It is without doubt the cornerstone of any marketing campaign, content. There are numerous benefits to creating content on your website, the most obvious and focused on being Google search engine rankings. Google’s algorithms can identify well written, non spammy content which can help you rank for terms you are writing about, and then subsequently boost your site’s overall authority.
An additional benefit of creating content is positioning yourself as an expert in your field. This method of ‘pre-framing’ increases someone’s perception of you before they have even met you. You will be trusted as someone that is knowledgable in your industry that could potentially help someone’s problems. It’s effectively a sales tactic, without having to be a salesman.
On a personal level, it’s also great practice articulating your experience into quality articles in layman terms. You wouldn’t be in business if you weren’t good at providing some kind of value, but conveying that understanding to potential customers is a real skill. Writing content not only increases your literary skills, but your face to face conversations and pitches will be that much stronger.
So why engagement over quality?
Google, Facebook, LinkedIn and now Instagram all strive for user interaction. Content is rated on how popular it is. How many likes, how many clicks, how long they looked, did they progress beyond the first page. All of these metrics are to measure engagement. The higher the engagement, the more these channels will distribute your content.
As an example, let’s take a Facebook post to a business page that gets no likes as a baseline. If a small amount of people like the post you are likely to have it seen by maybe twice as many people. If a small amount of people like and comment on the post you might see four times the reach. If you get likes, comments and shares the reach becomes exponential.
Other channels like Google assess how many clicks a search result gets, how long users stay on the site or if they came straight back to search results within a few seconds. So you can see that no matter how amazing your article might be in quality, if the user is not interested or engaged, the content will not be valued as high.
How to create engaging content
- Write for humans, NOT search engines
When you read an article that has abnormally written words obviously pitched at search engines, do you continue reading or share the content? Unlikely. This not only destroys your articles value, but your entire site’s credibility. You may be able to rank for some ‘long tail’ (longer search terms with more words) doing this, but you are adding very little value to your marketing.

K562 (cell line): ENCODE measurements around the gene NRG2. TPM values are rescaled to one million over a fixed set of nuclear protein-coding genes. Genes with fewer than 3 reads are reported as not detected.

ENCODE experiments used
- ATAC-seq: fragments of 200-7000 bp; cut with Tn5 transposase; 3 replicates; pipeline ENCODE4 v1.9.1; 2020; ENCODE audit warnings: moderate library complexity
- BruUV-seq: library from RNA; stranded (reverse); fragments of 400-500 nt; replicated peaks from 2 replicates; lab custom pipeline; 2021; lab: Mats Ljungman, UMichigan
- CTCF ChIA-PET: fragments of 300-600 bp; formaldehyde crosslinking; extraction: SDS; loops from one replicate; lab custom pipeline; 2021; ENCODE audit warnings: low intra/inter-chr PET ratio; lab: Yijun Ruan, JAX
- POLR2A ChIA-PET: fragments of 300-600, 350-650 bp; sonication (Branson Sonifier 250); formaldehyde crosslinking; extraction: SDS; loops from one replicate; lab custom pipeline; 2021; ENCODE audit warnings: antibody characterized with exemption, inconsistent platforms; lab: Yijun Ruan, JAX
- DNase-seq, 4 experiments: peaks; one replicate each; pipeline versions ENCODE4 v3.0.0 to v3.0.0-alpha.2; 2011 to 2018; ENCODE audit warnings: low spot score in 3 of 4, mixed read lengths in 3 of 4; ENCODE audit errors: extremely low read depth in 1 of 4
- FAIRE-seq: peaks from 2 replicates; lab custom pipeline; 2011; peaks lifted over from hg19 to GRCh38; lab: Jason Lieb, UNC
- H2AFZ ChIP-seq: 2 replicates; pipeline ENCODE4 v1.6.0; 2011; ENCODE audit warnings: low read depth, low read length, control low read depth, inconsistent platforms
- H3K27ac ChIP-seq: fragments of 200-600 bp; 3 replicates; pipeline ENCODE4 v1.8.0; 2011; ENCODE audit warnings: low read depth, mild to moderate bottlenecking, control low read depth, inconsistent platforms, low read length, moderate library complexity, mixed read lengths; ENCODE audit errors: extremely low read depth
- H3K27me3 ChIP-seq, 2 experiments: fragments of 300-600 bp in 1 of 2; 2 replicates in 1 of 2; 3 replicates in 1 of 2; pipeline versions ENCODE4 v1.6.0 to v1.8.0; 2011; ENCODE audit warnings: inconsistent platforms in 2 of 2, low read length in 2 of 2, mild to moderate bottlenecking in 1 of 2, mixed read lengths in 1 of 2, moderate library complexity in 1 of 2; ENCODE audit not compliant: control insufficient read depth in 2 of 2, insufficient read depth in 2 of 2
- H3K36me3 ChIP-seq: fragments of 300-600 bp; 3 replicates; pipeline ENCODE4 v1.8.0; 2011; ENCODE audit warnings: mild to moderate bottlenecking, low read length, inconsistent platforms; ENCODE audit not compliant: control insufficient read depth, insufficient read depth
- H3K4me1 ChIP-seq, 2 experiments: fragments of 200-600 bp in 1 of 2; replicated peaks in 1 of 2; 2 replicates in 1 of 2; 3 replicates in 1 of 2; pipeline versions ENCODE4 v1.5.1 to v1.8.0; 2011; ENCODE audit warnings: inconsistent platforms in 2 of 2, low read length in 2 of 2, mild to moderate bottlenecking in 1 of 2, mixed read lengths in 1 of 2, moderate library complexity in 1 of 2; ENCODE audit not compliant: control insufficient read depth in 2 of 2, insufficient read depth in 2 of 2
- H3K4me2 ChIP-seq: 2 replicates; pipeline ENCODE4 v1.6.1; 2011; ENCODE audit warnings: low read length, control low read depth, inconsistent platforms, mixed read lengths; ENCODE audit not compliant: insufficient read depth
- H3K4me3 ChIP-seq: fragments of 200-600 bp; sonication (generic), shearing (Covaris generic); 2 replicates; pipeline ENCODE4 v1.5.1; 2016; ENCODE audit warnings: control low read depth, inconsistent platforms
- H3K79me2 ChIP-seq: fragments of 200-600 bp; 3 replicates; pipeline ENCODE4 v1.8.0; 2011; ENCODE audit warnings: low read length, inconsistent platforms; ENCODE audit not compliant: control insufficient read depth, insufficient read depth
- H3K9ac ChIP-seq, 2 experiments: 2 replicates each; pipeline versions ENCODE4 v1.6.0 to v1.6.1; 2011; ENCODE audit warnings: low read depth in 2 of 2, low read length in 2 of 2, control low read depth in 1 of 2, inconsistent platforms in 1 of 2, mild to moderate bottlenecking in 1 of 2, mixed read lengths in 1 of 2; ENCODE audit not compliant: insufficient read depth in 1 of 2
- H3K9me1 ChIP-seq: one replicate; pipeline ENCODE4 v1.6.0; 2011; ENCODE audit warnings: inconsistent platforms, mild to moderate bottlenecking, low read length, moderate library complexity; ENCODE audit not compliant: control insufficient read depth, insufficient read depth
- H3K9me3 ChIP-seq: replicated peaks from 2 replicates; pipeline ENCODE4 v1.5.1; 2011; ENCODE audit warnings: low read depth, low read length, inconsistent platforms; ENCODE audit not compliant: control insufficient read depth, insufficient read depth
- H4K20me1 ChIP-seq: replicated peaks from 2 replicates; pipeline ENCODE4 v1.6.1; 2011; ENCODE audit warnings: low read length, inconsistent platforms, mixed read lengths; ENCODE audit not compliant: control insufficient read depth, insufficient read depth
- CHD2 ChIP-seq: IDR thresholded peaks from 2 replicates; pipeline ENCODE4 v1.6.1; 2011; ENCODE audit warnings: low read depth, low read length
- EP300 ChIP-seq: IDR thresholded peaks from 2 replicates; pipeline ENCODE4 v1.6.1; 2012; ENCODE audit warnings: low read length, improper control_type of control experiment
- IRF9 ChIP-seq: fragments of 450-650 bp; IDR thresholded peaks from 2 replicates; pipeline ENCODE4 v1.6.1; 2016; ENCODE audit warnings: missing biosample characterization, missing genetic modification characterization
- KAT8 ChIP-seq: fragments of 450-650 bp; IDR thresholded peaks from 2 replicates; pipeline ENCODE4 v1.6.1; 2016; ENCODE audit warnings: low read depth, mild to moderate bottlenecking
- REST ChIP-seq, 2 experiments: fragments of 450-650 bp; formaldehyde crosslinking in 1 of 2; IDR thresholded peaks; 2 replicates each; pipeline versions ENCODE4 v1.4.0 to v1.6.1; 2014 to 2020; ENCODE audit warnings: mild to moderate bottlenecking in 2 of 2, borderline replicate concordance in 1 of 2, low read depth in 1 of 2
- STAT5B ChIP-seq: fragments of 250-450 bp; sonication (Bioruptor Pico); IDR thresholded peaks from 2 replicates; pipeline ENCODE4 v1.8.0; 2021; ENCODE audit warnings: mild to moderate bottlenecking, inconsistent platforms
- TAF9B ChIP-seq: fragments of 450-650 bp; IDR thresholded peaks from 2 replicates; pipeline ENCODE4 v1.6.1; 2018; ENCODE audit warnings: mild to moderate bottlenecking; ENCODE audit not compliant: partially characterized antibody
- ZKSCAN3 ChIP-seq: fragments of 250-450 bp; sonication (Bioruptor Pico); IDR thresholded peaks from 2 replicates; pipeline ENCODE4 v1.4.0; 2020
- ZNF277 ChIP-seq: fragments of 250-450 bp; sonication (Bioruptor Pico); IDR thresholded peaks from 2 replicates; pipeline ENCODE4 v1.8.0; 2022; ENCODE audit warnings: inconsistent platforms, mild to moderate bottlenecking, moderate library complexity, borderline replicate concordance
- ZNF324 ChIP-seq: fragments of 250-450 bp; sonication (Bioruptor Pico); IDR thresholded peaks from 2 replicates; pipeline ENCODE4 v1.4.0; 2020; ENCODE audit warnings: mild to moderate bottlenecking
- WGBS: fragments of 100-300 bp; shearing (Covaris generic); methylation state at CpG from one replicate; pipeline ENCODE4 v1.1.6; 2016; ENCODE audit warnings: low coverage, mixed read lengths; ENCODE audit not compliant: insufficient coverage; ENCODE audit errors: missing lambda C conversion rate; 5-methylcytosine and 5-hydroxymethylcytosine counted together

- Optimise your site for mobile
A sure fire way to have mobile users bouncing straight back to the search results is having a non-friendly mobile site. Web developers, digital marketers and myself are constantly harping on about the benefits of having a mobile friendly site, and for good reason. It’s obvious that if you want users to engage with your content and over half of your audience is on a mobile device, get a mobile site.
- Make your articles visually appealing
Not many people want to read a novel online. Short form content in general across written and video form is very successful. You need user attention, but it’s extremely easy to lose it in the first few seconds. Use images, infographics, interesting layouts, highlight sections and even use video to enhance your story telling. Not only that, these can increase your visibility in Google image search and Youtube.
- Personalise your content as much as possible
If you can narrow down your audience as much as possible you are more likely to get that ‘this is for me’ reaction from readers. Identify your customers problems and provide answers for them. Be on their level. It’s not an opportunity to display your intellectual dominance on some obscure technical aspect of your industry. It’s an opportunity to say ‘hey i’ve been there, and here is the solution’. The more niche your article, the more effectively you can promote it through advertising on channels like Facebook who have amazing demographic targeting.
A content calendar is essential to any strategy. It not only keeps you consistent on delivery, but allows time to plan and write valuable content rather than a rushed and forced article that you ‘have to write’ every month. You can also gear content towards events or times of the year, and identify gaps in topics.
Modern marketing has changed to focus on engagement and value. Attention is all that matters. By ensuring you understand your customer and what they want to see you are half way to developing a killer content strategy that brings you site traffic, but more importantly customers.